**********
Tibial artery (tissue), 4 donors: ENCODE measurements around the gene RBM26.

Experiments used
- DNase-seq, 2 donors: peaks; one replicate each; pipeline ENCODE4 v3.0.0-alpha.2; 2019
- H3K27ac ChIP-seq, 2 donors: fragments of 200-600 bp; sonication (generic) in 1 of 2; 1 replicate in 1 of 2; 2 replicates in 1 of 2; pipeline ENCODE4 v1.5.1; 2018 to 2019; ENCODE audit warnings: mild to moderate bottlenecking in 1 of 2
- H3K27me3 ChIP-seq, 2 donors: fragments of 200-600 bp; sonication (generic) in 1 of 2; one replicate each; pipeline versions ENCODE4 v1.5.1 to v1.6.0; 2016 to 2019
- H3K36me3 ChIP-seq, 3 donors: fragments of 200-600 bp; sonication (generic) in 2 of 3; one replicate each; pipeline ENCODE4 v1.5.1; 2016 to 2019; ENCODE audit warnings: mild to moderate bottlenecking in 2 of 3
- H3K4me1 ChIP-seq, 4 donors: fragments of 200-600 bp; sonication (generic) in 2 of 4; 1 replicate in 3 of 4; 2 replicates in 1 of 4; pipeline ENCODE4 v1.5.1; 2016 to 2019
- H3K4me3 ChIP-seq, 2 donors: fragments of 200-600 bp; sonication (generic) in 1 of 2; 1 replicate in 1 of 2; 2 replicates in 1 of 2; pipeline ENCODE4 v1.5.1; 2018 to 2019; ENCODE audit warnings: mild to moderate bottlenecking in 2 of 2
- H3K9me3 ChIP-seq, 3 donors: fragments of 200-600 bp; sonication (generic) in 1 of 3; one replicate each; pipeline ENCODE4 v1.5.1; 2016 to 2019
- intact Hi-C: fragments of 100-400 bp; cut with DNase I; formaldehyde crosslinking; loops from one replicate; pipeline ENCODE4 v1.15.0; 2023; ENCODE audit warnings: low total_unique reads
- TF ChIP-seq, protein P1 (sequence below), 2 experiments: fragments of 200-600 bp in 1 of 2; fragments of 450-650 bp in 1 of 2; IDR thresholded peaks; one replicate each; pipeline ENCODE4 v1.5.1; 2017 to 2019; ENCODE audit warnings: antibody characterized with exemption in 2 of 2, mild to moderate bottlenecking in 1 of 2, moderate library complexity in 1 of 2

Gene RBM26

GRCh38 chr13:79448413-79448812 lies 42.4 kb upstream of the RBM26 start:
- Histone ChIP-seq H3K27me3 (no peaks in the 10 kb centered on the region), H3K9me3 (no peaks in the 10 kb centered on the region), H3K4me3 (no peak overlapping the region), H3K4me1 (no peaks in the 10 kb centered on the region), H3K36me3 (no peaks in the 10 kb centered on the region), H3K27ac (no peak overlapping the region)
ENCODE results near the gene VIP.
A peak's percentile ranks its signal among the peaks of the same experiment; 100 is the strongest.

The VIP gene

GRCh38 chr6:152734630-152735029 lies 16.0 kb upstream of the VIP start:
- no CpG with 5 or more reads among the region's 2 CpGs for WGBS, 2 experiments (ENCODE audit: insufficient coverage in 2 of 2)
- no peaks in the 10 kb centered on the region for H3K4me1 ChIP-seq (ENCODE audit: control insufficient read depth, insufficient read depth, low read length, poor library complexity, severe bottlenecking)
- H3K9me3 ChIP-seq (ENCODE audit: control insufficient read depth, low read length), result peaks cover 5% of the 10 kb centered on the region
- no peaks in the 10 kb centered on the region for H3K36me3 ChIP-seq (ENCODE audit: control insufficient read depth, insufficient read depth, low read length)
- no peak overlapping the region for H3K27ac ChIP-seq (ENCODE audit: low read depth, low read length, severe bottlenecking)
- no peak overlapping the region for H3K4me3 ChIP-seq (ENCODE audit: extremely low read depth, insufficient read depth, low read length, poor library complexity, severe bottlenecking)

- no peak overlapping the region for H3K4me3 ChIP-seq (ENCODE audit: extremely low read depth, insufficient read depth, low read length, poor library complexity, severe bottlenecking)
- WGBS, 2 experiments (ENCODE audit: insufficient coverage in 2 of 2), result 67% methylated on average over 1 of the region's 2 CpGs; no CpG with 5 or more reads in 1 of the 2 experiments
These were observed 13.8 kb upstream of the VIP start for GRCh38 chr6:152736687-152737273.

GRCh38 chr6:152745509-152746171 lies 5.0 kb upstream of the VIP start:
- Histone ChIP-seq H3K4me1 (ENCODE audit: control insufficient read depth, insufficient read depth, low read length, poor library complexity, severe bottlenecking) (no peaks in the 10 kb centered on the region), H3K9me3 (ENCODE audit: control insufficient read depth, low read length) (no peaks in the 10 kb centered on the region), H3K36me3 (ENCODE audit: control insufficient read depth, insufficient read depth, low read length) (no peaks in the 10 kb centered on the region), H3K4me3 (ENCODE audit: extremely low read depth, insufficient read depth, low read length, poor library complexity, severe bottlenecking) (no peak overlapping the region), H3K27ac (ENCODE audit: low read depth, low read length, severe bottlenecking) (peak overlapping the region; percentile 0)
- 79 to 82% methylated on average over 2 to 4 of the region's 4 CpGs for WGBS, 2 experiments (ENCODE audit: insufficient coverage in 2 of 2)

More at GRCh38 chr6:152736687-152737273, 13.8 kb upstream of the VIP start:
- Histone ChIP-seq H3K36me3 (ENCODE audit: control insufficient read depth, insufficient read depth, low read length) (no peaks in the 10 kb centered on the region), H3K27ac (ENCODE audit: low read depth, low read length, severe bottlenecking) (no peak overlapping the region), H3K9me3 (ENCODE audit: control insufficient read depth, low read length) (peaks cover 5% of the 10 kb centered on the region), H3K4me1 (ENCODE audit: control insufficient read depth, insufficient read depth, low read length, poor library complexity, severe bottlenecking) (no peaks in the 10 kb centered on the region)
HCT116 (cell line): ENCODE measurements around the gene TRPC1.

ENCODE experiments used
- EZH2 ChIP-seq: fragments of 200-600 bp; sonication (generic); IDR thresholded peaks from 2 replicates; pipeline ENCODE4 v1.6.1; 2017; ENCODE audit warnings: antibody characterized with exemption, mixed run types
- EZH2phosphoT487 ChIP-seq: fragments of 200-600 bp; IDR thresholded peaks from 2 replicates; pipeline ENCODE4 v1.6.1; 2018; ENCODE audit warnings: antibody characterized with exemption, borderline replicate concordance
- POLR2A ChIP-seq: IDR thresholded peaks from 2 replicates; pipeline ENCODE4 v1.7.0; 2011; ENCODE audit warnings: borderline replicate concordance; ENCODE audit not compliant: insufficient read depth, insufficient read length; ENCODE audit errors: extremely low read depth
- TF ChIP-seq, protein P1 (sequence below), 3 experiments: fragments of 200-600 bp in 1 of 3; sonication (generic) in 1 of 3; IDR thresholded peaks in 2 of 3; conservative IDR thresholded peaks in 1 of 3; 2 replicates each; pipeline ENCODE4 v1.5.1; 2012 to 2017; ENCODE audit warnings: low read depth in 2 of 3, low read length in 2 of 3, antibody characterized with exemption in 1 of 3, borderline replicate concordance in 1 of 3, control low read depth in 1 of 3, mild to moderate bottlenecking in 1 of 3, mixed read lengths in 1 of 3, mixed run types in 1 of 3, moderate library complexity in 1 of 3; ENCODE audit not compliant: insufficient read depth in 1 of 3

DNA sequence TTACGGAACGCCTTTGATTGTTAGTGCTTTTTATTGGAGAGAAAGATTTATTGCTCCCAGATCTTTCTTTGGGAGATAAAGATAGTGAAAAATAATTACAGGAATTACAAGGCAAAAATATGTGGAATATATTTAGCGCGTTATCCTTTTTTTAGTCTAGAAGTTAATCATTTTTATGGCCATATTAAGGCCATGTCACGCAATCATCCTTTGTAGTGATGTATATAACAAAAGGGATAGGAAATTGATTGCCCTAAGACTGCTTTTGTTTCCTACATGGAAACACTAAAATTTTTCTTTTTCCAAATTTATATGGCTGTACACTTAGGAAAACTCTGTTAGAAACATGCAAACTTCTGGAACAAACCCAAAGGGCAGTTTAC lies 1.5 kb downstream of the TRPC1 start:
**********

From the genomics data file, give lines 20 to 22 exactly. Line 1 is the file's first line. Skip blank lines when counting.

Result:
- no peaks in the 10 kb centered on the region for H3K4me1 ChIP-seq (ENCODE audit: control insufficient read depth, insufficient read depth, low read length, poor library complexity, severe bottlenecking)
- H3K9me3 ChIP-seq (ENCODE audit: control insufficient read depth, low read length), result peaks cover 5% of the 10 kb centered on the region
- no peaks in the 10 kb centered on the region for H3K36me3 ChIP-seq (ENCODE audit: control insufficient read depth, insufficient read depth, low read length)